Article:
November 2018 - Bubbles and Bottoms for Consumers -

Consumers are starting to feel the squeeze and as usual, this squeeze starts in the housing market. The number of US mortgage applications is now at an 18 year low, despite the fact that mortgage rates are at a relatively affordable level.

One of the main reasons for this low level of US mortgage applications is the fact that consumers are still deleveraging from the previous debt cycle that ended in 2008. If you would compare this consumer deleveraging to the corporate debt binge that is taking place simultaneously, it is quite easy to see that the next bubble won`t take place in the consumer sphere, but rather among large corporations.

In the following chart you will see the unemployment rate, the natural rate of unemployment minus the employment rate, and the long-term natural rate of unemployment. The natural rate of unemployment is a concept by Milton Friedman and Edmund Phelps, and basically says that even when an economy is running at full steam, there will always be a group of people who are unemployed. This can, for example, be due to a mismatch in education, wages, or a reluctance for an employee to travel further than a certain distance or time. You can see that when the unemployment rate dips below the long-term natural rate of unemployment, a recession takes place soon after. Over the past 40 years the shortest duration for a recession to take place was 21 months after the dip, and the longest was 50 months. Currently we are at 19 months, and this means that we are likely very close to an official recession.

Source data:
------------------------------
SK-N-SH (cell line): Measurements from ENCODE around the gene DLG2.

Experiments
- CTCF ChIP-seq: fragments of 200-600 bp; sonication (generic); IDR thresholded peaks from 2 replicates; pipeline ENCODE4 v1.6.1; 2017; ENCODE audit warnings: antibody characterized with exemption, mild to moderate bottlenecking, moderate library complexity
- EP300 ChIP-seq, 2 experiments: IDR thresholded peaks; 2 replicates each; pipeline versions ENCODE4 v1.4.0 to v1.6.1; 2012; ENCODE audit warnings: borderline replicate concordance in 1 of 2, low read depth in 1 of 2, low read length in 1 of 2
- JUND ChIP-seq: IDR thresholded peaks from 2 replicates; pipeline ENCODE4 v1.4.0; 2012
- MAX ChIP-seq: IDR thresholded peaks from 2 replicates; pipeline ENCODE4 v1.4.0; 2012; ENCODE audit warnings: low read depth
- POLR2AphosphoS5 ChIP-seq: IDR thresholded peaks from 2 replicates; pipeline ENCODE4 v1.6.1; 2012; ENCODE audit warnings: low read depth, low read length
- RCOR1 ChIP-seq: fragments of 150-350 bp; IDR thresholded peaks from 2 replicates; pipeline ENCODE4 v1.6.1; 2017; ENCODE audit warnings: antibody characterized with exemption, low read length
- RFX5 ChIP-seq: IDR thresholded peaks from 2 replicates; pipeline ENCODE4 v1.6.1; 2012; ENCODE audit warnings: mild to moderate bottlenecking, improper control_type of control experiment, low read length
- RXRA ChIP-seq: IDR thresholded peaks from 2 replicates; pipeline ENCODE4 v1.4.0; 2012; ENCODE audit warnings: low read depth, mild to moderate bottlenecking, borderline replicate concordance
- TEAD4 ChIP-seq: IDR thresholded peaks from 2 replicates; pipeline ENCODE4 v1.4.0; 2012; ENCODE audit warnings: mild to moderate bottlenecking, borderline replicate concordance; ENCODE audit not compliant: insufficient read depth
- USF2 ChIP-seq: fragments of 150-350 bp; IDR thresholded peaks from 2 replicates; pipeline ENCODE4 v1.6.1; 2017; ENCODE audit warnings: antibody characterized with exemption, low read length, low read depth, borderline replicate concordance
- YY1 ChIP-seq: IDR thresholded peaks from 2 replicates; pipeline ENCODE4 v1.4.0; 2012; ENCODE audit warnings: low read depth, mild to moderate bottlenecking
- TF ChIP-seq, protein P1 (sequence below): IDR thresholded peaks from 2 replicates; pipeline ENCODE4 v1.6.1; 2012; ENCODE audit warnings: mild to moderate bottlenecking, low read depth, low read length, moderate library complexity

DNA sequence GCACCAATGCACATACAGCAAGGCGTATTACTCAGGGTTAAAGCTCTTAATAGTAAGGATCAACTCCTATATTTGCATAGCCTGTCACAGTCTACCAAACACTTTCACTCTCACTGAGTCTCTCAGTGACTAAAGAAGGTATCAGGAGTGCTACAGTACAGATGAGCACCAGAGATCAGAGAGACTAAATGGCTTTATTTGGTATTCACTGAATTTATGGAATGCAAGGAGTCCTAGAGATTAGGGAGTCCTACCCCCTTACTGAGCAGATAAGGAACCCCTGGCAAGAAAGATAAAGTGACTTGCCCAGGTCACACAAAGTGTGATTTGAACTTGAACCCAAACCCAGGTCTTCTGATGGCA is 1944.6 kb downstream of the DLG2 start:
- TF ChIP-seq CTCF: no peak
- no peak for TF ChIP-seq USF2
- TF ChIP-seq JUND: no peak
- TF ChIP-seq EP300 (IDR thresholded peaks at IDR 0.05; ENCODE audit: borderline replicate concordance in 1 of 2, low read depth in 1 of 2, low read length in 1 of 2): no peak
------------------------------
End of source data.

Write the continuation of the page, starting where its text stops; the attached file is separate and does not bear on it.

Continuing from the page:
Because a person has to be either working or looking for work to be counted 
as part of the labour force, an increase in the number of people too discouraged to continue 
their search for work would reduce the unemployment rate, all else being equal - 
but not for a positive reason.

- Ben Bernanke -

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